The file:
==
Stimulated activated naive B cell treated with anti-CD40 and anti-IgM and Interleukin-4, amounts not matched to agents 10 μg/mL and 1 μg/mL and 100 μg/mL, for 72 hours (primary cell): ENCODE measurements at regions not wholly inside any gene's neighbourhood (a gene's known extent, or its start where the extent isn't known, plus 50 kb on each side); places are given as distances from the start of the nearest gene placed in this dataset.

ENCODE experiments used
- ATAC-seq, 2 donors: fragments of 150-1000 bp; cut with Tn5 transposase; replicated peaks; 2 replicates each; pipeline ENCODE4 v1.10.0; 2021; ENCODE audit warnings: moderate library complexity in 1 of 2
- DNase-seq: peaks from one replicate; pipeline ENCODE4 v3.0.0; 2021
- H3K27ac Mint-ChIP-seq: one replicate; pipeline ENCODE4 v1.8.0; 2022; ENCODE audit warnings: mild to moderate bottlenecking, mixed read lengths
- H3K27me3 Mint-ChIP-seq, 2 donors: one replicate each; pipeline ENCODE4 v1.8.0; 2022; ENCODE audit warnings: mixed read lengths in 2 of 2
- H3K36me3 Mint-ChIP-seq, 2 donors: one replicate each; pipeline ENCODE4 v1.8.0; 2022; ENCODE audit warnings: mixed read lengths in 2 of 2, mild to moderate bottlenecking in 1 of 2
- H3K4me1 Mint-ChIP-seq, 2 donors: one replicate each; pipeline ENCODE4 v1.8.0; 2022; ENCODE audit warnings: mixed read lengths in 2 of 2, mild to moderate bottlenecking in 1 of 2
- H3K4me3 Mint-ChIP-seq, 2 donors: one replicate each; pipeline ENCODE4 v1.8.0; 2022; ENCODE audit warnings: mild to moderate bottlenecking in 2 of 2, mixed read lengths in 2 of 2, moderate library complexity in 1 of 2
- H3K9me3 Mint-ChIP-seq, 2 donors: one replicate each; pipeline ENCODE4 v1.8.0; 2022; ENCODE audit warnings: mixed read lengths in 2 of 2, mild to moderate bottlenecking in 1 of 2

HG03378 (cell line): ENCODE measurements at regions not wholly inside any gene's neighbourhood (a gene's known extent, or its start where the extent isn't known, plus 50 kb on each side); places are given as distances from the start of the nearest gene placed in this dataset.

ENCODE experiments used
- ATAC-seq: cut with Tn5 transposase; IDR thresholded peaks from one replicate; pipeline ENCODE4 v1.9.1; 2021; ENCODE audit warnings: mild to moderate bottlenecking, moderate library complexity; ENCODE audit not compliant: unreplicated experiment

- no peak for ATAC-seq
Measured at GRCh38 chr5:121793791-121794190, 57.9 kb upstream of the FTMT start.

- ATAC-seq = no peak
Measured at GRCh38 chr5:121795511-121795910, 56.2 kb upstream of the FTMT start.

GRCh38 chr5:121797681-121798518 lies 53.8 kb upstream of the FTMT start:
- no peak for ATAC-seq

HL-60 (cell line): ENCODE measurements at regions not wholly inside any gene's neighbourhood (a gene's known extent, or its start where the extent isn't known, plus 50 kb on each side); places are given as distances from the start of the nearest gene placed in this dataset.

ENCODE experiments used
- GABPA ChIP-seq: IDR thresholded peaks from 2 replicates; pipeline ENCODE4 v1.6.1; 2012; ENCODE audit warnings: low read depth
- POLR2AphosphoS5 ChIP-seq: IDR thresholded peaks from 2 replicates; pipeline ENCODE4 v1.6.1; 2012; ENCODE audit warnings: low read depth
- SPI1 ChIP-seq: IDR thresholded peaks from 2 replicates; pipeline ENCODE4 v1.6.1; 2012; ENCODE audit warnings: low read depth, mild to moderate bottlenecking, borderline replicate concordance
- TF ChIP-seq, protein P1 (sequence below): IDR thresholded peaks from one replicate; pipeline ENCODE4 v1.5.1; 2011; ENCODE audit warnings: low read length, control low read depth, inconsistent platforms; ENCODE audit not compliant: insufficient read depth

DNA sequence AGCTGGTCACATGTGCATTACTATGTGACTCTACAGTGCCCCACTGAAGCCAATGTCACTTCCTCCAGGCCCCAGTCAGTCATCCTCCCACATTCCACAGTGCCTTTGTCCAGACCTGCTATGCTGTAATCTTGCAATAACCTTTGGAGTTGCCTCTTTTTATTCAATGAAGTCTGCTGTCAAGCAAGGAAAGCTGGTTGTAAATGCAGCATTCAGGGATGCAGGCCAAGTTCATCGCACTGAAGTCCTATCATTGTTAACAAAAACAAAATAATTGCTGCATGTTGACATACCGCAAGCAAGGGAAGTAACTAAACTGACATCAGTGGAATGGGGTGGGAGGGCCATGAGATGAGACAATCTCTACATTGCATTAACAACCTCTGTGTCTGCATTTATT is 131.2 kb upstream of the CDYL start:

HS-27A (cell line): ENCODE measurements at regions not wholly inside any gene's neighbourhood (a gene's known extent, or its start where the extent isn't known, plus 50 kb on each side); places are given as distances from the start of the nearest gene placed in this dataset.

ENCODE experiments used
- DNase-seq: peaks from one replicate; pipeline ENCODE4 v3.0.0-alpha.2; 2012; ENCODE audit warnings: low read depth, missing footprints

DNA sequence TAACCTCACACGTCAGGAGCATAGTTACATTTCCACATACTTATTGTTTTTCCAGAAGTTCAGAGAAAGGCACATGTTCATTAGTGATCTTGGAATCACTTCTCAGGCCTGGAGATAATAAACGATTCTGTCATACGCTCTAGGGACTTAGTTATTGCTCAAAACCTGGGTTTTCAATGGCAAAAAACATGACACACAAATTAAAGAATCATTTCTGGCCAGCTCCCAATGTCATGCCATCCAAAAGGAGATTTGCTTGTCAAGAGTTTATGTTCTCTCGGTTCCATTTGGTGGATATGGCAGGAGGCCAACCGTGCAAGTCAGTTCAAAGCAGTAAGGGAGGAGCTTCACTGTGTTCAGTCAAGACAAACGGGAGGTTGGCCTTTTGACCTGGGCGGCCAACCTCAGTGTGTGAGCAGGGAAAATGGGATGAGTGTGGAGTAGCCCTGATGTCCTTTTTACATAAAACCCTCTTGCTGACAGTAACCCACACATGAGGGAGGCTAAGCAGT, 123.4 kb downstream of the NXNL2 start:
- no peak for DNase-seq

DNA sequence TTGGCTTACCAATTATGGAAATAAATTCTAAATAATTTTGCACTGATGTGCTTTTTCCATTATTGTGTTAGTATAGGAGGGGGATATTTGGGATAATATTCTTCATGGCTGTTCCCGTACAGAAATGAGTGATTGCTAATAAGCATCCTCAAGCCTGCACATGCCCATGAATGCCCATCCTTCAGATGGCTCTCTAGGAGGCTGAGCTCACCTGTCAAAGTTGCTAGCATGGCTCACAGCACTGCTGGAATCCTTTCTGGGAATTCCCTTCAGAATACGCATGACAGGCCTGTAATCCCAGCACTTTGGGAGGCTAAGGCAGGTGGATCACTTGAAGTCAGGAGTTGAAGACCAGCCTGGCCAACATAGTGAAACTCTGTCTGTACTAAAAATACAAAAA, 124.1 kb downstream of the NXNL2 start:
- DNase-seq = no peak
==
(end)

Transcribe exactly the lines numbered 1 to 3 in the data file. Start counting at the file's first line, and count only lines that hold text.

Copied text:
Stimulated activated naive B cell treated with anti-CD40 and anti-IgM and Interleukin-4, amounts not matched to agents 10 μg/mL and 1 μg/mL and 100 μg/mL, for 72 hours (primary cell): ENCODE measurements at regions not wholly inside any gene's neighbourhood (a gene's known extent, or its start where the extent isn't known, plus 50 kb on each side); places are given as distances from the start of the nearest gene placed in this dataset.

ENCODE experiments used
- ATAC-seq, 2 donors: fragments of 150-1000 bp; cut with Tn5 transposase; replicated peaks; 2 replicates each; pipeline ENCODE4 v1.10.0; 2021; ENCODE audit warnings: moderate library complexity in 1 of 2